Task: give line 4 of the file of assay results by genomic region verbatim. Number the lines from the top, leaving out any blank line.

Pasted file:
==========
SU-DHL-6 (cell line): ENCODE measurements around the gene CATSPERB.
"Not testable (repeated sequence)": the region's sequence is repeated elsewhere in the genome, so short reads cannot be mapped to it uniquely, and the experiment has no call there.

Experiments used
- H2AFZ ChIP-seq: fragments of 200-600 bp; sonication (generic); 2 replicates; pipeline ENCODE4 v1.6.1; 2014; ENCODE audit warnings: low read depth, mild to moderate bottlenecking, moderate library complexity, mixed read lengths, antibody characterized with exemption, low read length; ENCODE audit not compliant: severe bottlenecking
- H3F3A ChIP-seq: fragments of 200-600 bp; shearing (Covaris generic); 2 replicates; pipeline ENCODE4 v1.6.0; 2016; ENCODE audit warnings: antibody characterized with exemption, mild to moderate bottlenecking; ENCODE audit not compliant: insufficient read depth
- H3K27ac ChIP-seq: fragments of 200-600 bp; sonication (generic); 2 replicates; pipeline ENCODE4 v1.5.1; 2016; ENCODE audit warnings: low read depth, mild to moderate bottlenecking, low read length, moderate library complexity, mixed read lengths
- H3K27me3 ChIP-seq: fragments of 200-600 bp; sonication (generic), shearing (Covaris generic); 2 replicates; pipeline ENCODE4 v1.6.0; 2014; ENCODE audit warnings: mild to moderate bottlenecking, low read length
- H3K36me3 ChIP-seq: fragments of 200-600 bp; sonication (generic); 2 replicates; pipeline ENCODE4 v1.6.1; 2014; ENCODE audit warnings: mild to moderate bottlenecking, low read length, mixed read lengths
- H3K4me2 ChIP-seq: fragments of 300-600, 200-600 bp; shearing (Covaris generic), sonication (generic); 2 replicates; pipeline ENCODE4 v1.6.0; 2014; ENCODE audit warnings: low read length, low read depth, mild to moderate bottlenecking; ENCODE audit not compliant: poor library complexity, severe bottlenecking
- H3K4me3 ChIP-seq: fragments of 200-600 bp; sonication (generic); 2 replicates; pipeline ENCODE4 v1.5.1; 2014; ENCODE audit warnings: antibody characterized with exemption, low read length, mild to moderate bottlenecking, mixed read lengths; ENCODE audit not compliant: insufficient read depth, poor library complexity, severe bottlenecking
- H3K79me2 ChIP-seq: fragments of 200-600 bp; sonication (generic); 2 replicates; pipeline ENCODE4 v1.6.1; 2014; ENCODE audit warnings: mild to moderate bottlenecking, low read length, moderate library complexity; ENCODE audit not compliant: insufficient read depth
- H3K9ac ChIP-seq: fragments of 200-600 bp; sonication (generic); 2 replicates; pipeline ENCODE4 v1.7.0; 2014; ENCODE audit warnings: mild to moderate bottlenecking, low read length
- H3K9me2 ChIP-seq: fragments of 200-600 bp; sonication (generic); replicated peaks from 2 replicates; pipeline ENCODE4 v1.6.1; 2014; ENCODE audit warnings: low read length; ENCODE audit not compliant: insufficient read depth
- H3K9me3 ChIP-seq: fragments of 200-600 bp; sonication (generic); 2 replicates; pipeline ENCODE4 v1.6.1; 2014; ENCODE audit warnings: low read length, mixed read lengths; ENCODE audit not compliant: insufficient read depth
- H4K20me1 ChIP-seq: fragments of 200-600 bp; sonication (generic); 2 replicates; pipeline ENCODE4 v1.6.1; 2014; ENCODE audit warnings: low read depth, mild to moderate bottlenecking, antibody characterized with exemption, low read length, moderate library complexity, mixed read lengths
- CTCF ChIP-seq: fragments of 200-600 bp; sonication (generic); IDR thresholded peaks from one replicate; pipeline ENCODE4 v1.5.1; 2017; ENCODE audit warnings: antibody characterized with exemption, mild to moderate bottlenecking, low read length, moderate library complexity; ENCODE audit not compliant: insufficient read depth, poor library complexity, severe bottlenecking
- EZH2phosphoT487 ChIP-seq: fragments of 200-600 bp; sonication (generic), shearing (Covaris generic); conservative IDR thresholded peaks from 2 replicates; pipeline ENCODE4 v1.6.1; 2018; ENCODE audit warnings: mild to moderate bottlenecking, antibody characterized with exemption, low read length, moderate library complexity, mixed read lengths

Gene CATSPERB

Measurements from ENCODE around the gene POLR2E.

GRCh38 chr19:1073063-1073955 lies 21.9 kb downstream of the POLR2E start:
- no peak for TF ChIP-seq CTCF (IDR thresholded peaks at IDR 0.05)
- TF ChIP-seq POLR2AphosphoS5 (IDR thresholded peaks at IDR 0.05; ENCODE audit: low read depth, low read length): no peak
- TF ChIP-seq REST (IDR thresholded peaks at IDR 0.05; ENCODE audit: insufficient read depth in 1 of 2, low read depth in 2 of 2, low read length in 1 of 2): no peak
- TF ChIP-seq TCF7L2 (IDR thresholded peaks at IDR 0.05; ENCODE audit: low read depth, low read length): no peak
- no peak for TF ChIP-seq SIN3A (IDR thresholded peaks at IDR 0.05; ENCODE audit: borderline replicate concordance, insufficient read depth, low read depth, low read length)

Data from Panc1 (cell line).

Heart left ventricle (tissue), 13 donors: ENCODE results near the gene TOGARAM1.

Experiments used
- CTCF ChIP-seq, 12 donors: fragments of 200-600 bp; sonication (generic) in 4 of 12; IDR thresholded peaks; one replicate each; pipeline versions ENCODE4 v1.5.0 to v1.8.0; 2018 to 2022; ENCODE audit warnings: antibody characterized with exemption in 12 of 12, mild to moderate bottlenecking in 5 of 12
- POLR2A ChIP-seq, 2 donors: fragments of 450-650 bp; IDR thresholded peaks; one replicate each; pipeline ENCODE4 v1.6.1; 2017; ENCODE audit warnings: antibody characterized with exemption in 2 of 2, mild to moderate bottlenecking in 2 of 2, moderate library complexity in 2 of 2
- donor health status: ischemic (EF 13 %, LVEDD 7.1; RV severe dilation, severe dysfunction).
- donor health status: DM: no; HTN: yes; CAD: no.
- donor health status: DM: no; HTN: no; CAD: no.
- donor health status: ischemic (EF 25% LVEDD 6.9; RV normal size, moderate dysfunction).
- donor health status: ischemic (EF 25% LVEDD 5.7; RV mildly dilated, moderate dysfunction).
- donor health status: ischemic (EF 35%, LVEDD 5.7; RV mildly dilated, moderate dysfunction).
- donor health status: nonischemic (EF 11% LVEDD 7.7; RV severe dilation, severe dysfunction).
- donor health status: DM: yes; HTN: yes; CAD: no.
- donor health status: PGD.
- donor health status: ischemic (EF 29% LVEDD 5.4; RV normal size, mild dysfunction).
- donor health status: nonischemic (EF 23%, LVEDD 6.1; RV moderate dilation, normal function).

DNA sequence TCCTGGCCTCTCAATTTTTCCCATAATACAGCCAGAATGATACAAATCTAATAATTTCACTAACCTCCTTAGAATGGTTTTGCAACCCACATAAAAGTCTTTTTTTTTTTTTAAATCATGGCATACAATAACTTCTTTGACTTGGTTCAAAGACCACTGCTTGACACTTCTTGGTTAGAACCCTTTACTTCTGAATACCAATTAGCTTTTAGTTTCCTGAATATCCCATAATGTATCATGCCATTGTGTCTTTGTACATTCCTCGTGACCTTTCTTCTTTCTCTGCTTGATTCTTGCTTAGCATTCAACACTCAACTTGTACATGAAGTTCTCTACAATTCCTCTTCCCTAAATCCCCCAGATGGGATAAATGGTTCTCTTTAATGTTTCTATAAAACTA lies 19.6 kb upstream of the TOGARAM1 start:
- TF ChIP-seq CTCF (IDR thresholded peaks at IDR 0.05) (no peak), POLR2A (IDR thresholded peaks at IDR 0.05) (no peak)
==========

- H2AFZ ChIP-seq: fragments of 200-600 bp; sonication (generic); 2 replicates; pipeline ENCODE4 v1.6.1; 2014; ENCODE audit warnings: low read depth, mild to moderate bottlenecking, moderate library complexity, mixed read lengths, antibody characterized with exemption, low read length; ENCODE audit not compliant: severe bottlenecking